As for Isabella, at last she may have had a Cecilia Gallerani-like portrait by the hands of Lorenzo Costa, if not by those of Leonardo. The lady in his painting, inspired to Leonardo’s portrait with a small dog, meaning fidelity, in place of the ermine, is generally identified with Isabella d’Este or Eleonora Gonzaga.
La Bella Principessa
A vellum laid on a wood panel, bearing the portrait of a girl, was sold at a Christie’s auction in 1998 for the amount of 21,850 US dollars. The painting was described as a German work, imitating the Italian Renaissance style and dating early XIX century. After the sale, the hypothesis that the work might be attributed to Leonardo da Vinci began to take hold. In 2010 the English art historian Martin Kemp wrote a book to demonstrate that Leonardo is the author of the portrait. Meanwhile, the seller of the painting had sued Christie’s for incorrect attribution, without success. This might seem the subject of a thriller in the art market, but it is a completely true story. If the attribution to Leonardo is confirmed, the value of the work would be over 100 million dollars.
Really, the strict profile laying of the girl is unusual for Leonardo (but not for his pupil De Predis) and incoherent with his theory of the “soul’s motions”. However, the attribution to Leonado is based upon some solid facts. First, and most important, a fingerprint observed on the left upper side of the painting and judged highly compatible with those found in other Leonardo’s works, such as the St. Jerome, early work in which it is unlikely the participation of any assistant. Second, the work seems to have been made by a left-handed. Moreover, Leonardo was among the first artists in Italy to use three colours chalks. Third, the vellum has three binding holes on the left margin, meaning that it has been extracted from a book. The book from which it comes has been identified by Kemp as an incunabulum preserved at the National Library in Warsaw, the Sforziada by Giovanni Simonetta, the history of the Milano Duchy under Francesco Sforza (the father of Ludovico). If this is true, the girl portrayed might be, according to Kemp, Bianca Sforza, a natural daughter, legitimated, of Ludovico Sforza, married to the captain of his army and died in 1496, a few months after the wedding.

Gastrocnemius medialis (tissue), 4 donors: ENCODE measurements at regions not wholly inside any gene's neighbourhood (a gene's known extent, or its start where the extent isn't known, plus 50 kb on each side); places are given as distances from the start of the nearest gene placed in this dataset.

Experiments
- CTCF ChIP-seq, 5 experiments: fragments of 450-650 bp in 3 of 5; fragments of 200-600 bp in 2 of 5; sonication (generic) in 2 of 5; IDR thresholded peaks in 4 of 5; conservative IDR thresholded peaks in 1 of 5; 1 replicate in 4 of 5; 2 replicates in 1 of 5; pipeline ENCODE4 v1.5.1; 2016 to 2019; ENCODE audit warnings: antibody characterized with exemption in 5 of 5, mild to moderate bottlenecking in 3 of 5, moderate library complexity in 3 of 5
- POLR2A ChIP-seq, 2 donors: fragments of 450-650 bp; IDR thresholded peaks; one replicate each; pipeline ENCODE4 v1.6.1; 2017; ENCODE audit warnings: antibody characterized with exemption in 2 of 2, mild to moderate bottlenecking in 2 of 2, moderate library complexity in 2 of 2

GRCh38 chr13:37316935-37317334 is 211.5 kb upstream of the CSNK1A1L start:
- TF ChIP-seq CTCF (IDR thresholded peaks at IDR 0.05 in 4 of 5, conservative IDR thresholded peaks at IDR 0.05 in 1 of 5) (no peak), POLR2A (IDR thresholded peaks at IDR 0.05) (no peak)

© 2014 Massimo Viola
Jackie Lynnley from the beautiful south on August 04, 2015:
Glad someone shared this so I had a chance to see it. Very well done and love the photos. ^+
Kay Plumeau from New Jersey, USA on August 04, 2015:
Great Hub! I love Davinci's work. Voted up and sharing.
Chitrangada Sharan from New Delhi, India on December 20, 2014:
Wonderful and informative hub and what great portraits!
Loved going through this engaging hub. I do appreciate the work of Leonardo-da-vinci, but did not know so much details about his work.
Thanks for sharing this well researched hub. Voted up!
Anne Harrison from Australia on December 19, 2014:
A fascinating hub about a remarkable man. The amount of detail you've included about each painting brings the background and meanings to like. Thank you.
kevin from Nairobi on December 19, 2014: